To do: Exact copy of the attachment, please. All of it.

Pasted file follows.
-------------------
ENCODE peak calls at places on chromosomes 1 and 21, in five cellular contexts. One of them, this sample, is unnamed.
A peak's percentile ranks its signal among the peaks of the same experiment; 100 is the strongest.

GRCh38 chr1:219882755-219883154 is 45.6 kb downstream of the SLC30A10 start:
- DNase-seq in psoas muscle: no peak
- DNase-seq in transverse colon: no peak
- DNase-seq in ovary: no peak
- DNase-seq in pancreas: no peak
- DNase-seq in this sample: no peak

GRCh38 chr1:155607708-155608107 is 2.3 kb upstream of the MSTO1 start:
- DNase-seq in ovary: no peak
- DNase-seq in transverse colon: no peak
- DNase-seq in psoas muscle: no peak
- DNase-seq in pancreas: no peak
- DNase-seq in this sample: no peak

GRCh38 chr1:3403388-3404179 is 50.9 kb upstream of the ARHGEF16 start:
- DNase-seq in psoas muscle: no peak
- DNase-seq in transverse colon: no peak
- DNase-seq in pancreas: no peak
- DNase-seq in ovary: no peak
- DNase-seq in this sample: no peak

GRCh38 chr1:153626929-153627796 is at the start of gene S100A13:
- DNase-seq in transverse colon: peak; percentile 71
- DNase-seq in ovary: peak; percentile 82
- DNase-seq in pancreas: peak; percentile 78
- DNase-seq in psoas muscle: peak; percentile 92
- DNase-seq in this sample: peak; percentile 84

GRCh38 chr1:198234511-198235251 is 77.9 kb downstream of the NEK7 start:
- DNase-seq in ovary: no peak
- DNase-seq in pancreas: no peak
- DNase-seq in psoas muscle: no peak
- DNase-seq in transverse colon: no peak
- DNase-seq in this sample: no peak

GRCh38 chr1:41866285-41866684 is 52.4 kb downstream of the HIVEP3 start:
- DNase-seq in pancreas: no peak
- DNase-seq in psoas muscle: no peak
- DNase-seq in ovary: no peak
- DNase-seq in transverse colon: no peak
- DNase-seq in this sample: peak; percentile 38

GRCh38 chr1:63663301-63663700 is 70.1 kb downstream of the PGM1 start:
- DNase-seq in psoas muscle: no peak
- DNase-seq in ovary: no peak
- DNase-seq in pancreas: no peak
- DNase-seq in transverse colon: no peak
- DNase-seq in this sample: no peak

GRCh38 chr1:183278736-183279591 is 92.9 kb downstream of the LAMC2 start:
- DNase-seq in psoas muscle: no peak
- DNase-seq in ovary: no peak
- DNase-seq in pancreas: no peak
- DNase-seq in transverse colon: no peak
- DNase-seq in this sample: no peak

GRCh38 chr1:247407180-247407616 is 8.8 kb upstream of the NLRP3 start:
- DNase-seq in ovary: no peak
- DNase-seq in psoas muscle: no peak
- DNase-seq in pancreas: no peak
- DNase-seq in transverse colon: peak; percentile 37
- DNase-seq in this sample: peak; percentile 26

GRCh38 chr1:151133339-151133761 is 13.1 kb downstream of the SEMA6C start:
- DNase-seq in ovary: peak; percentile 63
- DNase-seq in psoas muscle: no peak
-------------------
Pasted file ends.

ENCODE peak calls at places on chromosomes 1 and 21, in five cellular contexts. One of them, this sample, is unnamed.
A peak's percentile ranks its signal among the peaks of the same experiment; 100 is the strongest.

GRCh38 chr1:219882755-219883154 is 45.6 kb downstream of the SLC30A10 start:
- DNase-seq in psoas muscle: no peak
- DNase-seq in transverse colon: no peak
- DNase-seq in ovary: no peak
- DNase-seq in pancreas: no peak
- DNase-seq in this sample: no peak

GRCh38 chr1:155607708-155608107 is 2.3 kb upstream of the MSTO1 start:
- DNase-seq in ovary: no peak
- DNase-seq in transverse colon: no peak
- DNase-seq in psoas muscle: no peak
- DNase-seq in pancreas: no peak
- DNase-seq in this sample: no peak

GRCh38 chr1:3403388-3404179 is 50.9 kb upstream of the ARHGEF16 start:
- DNase-seq in psoas muscle: no peak
- DNase-seq in transverse colon: no peak
- DNase-seq in pancreas: no peak
- DNase-seq in ovary: no peak
- DNase-seq in this sample: no peak

GRCh38 chr1:153626929-153627796 is at the start of gene S100A13:
- DNase-seq in transverse colon: peak; percentile 71
- DNase-seq in ovary: peak; percentile 82
- DNase-seq in pancreas: peak; percentile 78
- DNase-seq in psoas muscle: peak; percentile 92
- DNase-seq in this sample: peak; percentile 84

GRCh38 chr1:198234511-198235251 is 77.9 kb downstream of the NEK7 start:
- DNase-seq in ovary: no peak
- DNase-seq in pancreas: no peak
- DNase-seq in psoas muscle: no peak
- DNase-seq in transverse colon: no peak
- DNase-seq in this sample: no peak

GRCh38 chr1:41866285-41866684 is 52.4 kb downstream of the HIVEP3 start:
- DNase-seq in pancreas: no peak
- DNase-seq in psoas muscle: no peak
- DNase-seq in ovary: no peak
- DNase-seq in transverse colon: no peak
- DNase-seq in this sample: peak; percentile 38

GRCh38 chr1:63663301-63663700 is 70.1 kb downstream of the PGM1 start:
- DNase-seq in psoas muscle: no peak
- DNase-seq in ovary: no peak
- DNase-seq in pancreas: no peak
- DNase-seq in transverse colon: no peak
- DNase-seq in this sample: no peak

GRCh38 chr1:183278736-183279591 is 92.9 kb downstream of the LAMC2 start:
- DNase-seq in psoas muscle: no peak
- DNase-seq in ovary: no peak
- DNase-seq in pancreas: no peak
- DNase-seq in transverse colon: no peak
- DNase-seq in this sample: no peak

GRCh38 chr1:247407180-247407616 is 8.8 kb upstream of the NLRP3 start:
- DNase-seq in ovary: no peak
- DNase-seq in psoas muscle: no peak
- DNase-seq in pancreas: no peak
- DNase-seq in transverse colon: peak; percentile 37
- DNase-seq in this sample: peak; percentile 26

GRCh38 chr1:151133339-151133761 is 13.1 kb downstream of the SEMA6C start:
- DNase-seq in ovary: peak; percentile 63
- DNase-seq in psoas muscle: no peak